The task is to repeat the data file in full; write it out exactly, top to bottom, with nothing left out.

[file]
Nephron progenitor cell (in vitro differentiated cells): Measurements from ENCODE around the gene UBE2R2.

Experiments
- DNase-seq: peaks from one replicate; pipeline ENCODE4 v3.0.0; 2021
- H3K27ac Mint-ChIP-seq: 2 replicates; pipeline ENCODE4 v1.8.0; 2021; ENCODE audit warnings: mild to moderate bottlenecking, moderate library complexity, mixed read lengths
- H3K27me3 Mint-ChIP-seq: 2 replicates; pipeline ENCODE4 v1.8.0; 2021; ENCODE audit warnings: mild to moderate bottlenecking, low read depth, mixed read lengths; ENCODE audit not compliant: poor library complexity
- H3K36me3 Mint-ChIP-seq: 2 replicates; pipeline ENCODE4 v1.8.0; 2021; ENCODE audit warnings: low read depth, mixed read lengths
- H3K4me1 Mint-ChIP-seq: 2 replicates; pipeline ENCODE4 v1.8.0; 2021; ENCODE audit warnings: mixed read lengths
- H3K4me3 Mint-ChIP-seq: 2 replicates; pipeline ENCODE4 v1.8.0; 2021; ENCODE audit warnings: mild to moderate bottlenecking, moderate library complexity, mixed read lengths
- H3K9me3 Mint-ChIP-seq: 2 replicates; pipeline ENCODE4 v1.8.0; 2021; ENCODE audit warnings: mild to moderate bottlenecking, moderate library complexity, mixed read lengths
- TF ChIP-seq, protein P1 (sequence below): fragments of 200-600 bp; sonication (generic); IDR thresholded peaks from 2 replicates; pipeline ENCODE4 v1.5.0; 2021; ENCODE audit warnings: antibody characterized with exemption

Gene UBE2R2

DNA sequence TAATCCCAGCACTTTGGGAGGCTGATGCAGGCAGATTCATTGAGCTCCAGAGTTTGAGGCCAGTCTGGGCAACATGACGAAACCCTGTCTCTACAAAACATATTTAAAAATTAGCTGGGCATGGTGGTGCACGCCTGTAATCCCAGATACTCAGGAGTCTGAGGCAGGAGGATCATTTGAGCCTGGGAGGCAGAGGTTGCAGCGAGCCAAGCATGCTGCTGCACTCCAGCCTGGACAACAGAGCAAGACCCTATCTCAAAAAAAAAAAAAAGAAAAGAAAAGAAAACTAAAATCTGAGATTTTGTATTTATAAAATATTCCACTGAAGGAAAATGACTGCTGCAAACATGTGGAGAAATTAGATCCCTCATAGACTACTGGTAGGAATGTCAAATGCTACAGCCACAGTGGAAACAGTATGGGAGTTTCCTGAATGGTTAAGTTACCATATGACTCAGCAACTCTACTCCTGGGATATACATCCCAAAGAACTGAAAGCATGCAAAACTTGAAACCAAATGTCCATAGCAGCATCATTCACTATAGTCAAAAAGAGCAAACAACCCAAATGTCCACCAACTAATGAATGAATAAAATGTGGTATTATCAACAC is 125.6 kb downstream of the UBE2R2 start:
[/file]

Nephron progenitor cell (in vitro differentiated cells): Measurements from ENCODE around the gene UBE2R2.

Experiments
- DNase-seq: peaks from one replicate; pipeline ENCODE4 v3.0.0; 2021
- H3K27ac Mint-ChIP-seq: 2 replicates; pipeline ENCODE4 v1.8.0; 2021; ENCODE audit warnings: mild to moderate bottlenecking, moderate library complexity, mixed read lengths
- H3K27me3 Mint-ChIP-seq: 2 replicates; pipeline ENCODE4 v1.8.0; 2021; ENCODE audit warnings: mild to moderate bottlenecking, low read depth, mixed read lengths; ENCODE audit not compliant: poor library complexity
- H3K36me3 Mint-ChIP-seq: 2 replicates; pipeline ENCODE4 v1.8.0; 2021; ENCODE audit warnings: low read depth, mixed read lengths
- H3K4me1 Mint-ChIP-seq: 2 replicates; pipeline ENCODE4 v1.8.0; 2021; ENCODE audit warnings: mixed read lengths
- H3K4me3 Mint-ChIP-seq: 2 replicates; pipeline ENCODE4 v1.8.0; 2021; ENCODE audit warnings: mild to moderate bottlenecking, moderate library complexity, mixed read lengths
- H3K9me3 Mint-ChIP-seq: 2 replicates; pipeline ENCODE4 v1.8.0; 2021; ENCODE audit warnings: mild to moderate bottlenecking, moderate library complexity, mixed read lengths
- TF ChIP-seq, protein P1 (sequence below): fragments of 200-600 bp; sonication (generic); IDR thresholded peaks from 2 replicates; pipeline ENCODE4 v1.5.0; 2021; ENCODE audit warnings: antibody characterized with exemption

Gene UBE2R2

DNA sequence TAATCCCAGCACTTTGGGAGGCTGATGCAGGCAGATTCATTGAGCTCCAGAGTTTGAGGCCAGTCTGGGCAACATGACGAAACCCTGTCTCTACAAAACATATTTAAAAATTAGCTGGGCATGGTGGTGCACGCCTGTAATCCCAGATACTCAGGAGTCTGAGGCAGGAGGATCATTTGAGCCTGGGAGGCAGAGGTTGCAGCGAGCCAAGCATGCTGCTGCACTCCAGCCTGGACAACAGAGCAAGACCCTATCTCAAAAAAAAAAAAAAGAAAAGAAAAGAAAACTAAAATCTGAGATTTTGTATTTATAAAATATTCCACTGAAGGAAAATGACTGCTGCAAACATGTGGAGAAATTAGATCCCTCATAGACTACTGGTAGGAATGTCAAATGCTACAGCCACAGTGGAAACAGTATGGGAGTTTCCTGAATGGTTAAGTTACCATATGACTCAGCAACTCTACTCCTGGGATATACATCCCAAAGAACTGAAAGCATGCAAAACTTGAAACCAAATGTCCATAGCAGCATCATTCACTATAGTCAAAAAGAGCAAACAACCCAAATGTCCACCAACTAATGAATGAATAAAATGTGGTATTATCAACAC is 125.6 kb downstream of the UBE2R2 start: